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Drought Pushes Borrowing Higher, Land Prices LowerDrought Pushes Borrowing Higher, Land Prices Lower

Drought conditions continue to weigh on the rural mainstreet economy.

Burt Rutherford

August 30, 2012

6 Min Read
Drought Pushes Borrowing Higher, Land Prices Lower

“The drought is dampening economic activity across the region,” says Creighton University economist Ernie Goss. “Companies with close ties to the farm, such as ethanol, and agriculture equipment sellers are experiencing pullbacks in growth. I expect food processors to take a hit later in the year as higher food prices work their way through the system.” 

In his monthly survey of rural banks throughout the heartland, 31% of bankers say the drought is negatively affecting business activity in their area for August. The Rural Mainstreet Index (RMI), which ranges between 0 and 100 with 50.0 representing growth neutral, declined for the third straight month to 47.1, from 47.9 in July.

RMI is a unique index covering 10 regional states, focusing on approximately 200 rural communities with an average population of 1,300. It gives the most current real-time analysis of the rural economy.

According to Jim Eckert, Anchor State Bank president, Anchor, IL, “Uncertainty over future tax policy and the costs of ‘Obamacare’ have many of our farm and commercial customers sitting on the sidelines in borrowing and hiring staff.”

However, rural banks have ample money to loan, according to a survey by the Kansas City Federal Reserve Bank. “Bankers indicated ample funds were available for farm loans, and interest rates edged down further,” the survey indicates.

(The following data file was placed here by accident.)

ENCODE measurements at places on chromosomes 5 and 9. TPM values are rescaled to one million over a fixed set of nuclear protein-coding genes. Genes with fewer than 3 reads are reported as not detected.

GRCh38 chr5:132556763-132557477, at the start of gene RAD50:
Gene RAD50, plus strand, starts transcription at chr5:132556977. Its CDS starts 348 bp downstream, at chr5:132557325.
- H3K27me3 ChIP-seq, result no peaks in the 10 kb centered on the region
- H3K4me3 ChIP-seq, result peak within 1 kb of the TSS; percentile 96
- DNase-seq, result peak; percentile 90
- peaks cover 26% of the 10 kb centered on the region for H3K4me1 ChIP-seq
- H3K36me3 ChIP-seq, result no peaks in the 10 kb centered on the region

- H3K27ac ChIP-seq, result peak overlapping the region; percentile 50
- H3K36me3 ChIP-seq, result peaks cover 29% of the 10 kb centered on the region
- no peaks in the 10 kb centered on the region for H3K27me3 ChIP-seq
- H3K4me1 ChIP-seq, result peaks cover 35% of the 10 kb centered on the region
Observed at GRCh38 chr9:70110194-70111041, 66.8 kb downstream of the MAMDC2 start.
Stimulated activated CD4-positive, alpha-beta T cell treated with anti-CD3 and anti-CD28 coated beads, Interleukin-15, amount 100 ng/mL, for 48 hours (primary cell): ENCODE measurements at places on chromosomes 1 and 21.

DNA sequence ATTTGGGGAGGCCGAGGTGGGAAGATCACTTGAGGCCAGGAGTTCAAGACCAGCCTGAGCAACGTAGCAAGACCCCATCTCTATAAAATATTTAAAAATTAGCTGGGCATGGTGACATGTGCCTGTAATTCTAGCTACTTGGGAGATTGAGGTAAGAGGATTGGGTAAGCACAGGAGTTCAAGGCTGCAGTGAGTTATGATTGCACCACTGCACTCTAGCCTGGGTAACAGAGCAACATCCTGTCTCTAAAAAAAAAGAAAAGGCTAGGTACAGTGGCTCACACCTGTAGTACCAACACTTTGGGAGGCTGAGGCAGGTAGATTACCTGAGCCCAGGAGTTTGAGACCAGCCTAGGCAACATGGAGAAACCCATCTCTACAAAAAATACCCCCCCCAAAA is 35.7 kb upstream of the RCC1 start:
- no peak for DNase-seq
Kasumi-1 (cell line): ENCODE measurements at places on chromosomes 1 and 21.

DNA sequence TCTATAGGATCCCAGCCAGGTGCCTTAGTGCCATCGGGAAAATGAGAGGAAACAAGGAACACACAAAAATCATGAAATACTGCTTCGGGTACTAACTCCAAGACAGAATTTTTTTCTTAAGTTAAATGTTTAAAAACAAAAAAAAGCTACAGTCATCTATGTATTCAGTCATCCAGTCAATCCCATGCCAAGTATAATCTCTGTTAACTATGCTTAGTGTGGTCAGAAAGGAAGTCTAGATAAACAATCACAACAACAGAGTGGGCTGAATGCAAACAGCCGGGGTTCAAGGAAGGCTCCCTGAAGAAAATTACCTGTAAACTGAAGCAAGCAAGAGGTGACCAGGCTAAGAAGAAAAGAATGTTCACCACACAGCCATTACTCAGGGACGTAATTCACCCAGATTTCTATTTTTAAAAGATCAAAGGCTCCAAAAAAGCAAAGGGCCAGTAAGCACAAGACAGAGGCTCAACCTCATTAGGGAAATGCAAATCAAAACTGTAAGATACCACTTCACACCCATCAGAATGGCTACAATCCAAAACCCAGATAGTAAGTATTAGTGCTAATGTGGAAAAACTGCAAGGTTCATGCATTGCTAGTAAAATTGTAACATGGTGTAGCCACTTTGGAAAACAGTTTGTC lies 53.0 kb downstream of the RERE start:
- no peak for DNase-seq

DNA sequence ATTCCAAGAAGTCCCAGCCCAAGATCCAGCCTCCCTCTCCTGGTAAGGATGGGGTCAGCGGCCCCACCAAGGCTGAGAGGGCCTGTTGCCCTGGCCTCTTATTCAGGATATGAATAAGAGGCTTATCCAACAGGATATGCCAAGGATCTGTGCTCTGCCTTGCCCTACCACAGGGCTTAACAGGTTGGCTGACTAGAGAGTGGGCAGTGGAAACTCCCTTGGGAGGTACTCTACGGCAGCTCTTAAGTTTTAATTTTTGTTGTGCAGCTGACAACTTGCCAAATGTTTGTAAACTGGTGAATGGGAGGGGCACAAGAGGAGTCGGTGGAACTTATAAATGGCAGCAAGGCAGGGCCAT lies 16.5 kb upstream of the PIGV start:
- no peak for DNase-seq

Here’s a look at how the RMI breaks down:

Farming: According to surveys for the past several months, farmland price growth has weakened significantly. However, there is a great deal of variance across the region with irrigated areas and those not impacted by the drought continuing to report solid growth. The August farmland price index (FPI) weakened with an August reading of 52.8, down from July’s 58.6, the lowest level since July 2009.

The Kansas City Fed survey found similar results. “After surging at the beginning of the year, district farmland values rose less rapidly during the second quarter,” says Jason Henderson, Omaha branch executive. “District farmland values rose less than 3% during the second quarter, roughly half the rate of growth at the beginning of the year,” Henderson says. Non-irrigated cropland values rose solidly, while irrigated cropland values held steady and ranchland values edged up.

In spite of weakening land values, this is the 31st consecutive month that Creighton’s FPI for farmland values has been above growth neutral. The farm-equipment sales index sank to 38.3, its lowest level since October 2008, and was down from July’s 46.1.

“The drought is putting a dent in farmland price growth and the purchase of agriculture equipment, including trucks,”says Goss, the Jack A. MacAllister Chair in Regional Economics at Creighton, Omaha, NE.

This month, bank CEOs were asked about the drought’s impact on farm borrowing. About 41% said the drought has encouraged greater agriculture borrowing. This is up significantly from July when only 29% of bankers reported an increase in borrowing as a result of the drought.

Additionally for August, 46% of bankers reported that livestock producers in their area were reducing their herd size in response to the drought. Last month, only 13% of bankers reported that livestock producers were doing so.  

Bill Hess, CEO of Iowa Savings Bank in Carroll, IA, reports that the drought and high grain prices have caused livestock finishers to reduce risk by cutting numbers.

Banking: Farmers increased their demand for loans with the loan-volume index climbing to 67.6 from July’s 65.3 – the sixth consecutive month that the index has risen.  

The checking-deposit index advanced to a weak 49.1 from 47.9 in July, while the index for certificates of deposit and other savings instruments slumped to 33.0 from July’s higher 41.7. “The drought appears to be increasing the cash needs of farmers in the region. We have been tracking a reduction in the percent of farmland and farm equipment cash sales and upturns in the degree of bank financing,” Goss says.